Thomas Jefferson Builds a Library
The Library of Congress was started when Thomas Jefferson sold his entire library to the U.S. Government. He was a lifelong reader. “Before he turned six, people said he’d read every book in his father’s library.”
Thomas started collecting books in college. He got married and had children, encouraging them to read. He built his home, Monticello, complete with his private library. When the colonists wanted freedom from England, they picked Thomas Jefferson to represent them. “At the Continental Congress in Philadelphia, Tom used all he knew, from all the books he’d read, to write the Declaration of Independence.”
Thomas read lines from their favorite book when his wife, Martha, lay dying after giving birth to a baby girl. Then Thomas was asked to move to Paris to “ask the King of France for help with trade and loans.” He agreed to go. He saw the library in France, which inspired him to shop for books in many languages.
“Tom bought two thousand books in five years, more than a book a day.” Ten years later, he returned to the U.S., where he was elected the third president. “The U.S. Congress owned a small reference library of books on law and government. President Jefferson supported this Library of Congress. He doubled the size of the country and more than tripled the number of books in its library.”
Each page has open books in the art with extra information for the reader. One open book explains the Louisiana Purchase in 1803. An open book at the end tells that “Congress paid $23,950 for Jefferson’s books—a little more than half what they were worth.” Many Americans thought they were a donation, but they weren’t.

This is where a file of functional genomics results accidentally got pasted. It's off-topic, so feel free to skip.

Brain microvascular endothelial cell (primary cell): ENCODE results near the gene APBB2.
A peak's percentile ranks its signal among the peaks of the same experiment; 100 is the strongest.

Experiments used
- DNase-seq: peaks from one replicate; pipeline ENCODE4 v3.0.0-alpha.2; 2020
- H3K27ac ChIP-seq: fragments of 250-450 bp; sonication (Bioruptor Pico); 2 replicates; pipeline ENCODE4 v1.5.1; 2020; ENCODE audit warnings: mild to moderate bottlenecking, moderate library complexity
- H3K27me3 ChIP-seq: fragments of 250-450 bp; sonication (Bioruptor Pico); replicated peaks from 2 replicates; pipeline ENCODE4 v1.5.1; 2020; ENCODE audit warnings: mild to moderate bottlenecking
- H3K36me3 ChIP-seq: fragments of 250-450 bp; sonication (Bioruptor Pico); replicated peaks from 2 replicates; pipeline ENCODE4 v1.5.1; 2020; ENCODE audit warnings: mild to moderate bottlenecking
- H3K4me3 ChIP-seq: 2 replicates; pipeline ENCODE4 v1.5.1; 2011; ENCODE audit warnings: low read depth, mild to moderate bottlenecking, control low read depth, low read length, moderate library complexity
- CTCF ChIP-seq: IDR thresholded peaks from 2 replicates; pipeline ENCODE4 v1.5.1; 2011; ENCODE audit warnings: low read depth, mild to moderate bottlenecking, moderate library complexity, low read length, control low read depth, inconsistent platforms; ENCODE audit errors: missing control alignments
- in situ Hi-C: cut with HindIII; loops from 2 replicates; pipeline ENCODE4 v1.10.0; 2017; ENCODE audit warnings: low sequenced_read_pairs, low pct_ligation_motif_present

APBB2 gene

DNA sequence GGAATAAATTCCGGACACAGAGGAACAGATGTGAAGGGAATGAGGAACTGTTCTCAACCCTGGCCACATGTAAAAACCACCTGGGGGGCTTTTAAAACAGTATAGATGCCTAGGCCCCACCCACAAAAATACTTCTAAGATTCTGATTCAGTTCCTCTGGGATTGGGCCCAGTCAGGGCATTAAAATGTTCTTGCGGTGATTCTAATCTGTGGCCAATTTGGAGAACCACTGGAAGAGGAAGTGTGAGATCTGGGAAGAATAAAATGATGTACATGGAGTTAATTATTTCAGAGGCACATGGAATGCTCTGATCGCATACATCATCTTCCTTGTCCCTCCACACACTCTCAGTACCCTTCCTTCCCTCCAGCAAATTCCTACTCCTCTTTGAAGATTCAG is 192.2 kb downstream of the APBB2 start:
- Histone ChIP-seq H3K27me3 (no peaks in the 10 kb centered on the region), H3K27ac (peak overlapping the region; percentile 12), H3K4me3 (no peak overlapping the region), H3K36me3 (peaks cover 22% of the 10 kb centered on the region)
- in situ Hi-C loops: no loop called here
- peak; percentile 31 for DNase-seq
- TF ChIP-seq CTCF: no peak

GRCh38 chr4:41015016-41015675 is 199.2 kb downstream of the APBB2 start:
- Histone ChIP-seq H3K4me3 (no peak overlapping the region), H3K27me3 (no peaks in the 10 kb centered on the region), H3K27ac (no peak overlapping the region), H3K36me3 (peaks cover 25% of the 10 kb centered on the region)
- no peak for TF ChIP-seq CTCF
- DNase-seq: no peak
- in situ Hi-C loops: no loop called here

The pen and ink drawings are colored with muted earth tones of brown, green rust, and pale blue. This gives the book an old-timey feeling, which is opposite of today’s loud bold colors in picture books. It is a reprint from 2013, which explains the art. The art still works, since the book is nonfiction and historical. At least the cover has Jefferson in a purple coat with brightly colored books on the shelves.
The Author’s Note at the end mentions Jefferson’s role as a slaveholder and how it contradicts what he wrote in the Declaration of Independence about all men being free. A bibliography follows, along with quotation sources.
Thomas Jefferson Builds a Library is more than just a book about the Library of Congress. It tells about some of his life but leaves out other information. Who took care of his baby girl and other children when he went to France for ten years? Is that information not available? Rosenstock told the story as best she could with the available information.